As the film captures Mandela’s life in its entirety, there are some events that are breezed over rather quickly. His early life as a lawyer is not explored in great depth and did feel a bit rushed. In spite of this, it would be a hard ask to cover every event of the man’s life in great detail and achieve that running time. However, the film definitely captures the key moments that made Mandela one of the greatest people of the 20th century. The moment where he has been sentenced to jail and leaves his wife Winnie behind are heart breaking to watch. The fleeting visits that Winnie makes are also tough to watch as you feel your heart break for the both of them.

The role of Mandela needed an actor to represent the charismatic individual that he was, and in this respect Idris Elba was perfect in the lead role.  He captured Mandela perfectly and had the compelling presence and influence that Mandela had in his early years. His voice and accent were also on the money. Elba’s performance was so convincing that Mandela believed he had actually made an appearance in the film.    As his time in jail goes on, while his charisma never diminishes, he becomes a patient and peaceful individual as his campaign to bring the end of apartheid goes to even while he spends the best part of thirty years in captivity.  Alongside Elba in the leading role, Naomi Harris also gives a strong performance as Winnie Mandela. The chemistry between her and Elba was strong.  Harris also goes on a transformation from a loving wife to a  political figure of rebellion.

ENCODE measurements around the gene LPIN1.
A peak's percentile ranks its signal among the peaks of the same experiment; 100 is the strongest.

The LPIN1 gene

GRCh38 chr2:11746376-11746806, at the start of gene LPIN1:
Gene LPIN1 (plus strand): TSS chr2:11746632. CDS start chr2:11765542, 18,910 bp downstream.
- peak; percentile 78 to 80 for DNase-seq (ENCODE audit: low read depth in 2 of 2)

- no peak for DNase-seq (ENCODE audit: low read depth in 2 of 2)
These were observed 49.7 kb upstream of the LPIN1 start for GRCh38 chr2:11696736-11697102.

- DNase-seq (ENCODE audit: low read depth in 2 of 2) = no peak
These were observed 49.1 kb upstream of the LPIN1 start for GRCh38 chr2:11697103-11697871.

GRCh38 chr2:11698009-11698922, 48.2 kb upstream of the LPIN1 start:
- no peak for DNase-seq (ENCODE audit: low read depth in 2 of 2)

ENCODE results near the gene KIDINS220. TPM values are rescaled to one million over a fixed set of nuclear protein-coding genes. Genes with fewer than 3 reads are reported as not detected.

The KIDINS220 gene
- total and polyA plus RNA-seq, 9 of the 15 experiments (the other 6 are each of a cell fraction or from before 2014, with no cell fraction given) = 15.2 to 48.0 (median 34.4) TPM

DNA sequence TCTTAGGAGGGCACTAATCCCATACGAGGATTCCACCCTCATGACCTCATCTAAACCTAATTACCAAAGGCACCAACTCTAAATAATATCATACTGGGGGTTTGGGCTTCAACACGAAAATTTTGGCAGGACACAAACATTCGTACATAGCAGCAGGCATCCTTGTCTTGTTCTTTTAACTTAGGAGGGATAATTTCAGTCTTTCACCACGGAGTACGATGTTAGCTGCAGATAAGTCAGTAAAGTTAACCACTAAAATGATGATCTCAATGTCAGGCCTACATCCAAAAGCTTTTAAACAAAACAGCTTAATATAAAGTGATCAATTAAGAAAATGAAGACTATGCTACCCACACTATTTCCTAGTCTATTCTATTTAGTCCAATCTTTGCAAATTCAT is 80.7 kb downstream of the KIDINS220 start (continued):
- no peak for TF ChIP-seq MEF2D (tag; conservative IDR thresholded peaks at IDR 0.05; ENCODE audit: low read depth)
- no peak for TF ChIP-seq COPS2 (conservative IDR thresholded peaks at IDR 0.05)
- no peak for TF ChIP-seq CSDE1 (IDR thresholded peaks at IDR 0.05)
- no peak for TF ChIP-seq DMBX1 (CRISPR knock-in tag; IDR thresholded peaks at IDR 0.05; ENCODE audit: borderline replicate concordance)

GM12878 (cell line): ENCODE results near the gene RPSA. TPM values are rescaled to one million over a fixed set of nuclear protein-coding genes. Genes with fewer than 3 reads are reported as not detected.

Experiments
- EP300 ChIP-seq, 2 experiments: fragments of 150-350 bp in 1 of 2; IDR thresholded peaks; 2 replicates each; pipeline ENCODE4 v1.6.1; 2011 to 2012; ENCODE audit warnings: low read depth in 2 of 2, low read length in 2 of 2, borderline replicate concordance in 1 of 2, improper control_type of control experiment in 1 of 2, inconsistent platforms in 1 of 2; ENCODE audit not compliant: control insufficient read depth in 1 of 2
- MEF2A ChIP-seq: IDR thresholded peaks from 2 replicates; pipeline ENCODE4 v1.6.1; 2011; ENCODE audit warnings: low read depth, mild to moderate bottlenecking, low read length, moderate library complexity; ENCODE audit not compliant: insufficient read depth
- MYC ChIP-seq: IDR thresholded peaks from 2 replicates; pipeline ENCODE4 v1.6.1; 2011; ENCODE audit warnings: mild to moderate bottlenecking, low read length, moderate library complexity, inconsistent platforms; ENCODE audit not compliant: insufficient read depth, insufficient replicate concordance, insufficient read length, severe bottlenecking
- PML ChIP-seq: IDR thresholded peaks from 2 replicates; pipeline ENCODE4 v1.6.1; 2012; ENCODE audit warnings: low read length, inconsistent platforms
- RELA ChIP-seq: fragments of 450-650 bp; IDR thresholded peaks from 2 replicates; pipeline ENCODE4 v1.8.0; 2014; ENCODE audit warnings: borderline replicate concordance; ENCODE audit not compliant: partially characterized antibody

The film does its best to capture the man and the legend. While some aspects are slightly touched upon, the film touches on the important events well and in this respect it hits all the right notes. A solid portrayal of Mandela  is provided by Idris Elba in what is arguably the best performance of his career to date. With an equally strong performance by Harris, the end product is a fitting tribute to the man who  made a substantial mark on the world and who will be remembered for decades to come.

Anchored by two excellent lead performances ensures that this biopic of one of modern history’s most influential leaders is a story worth telling.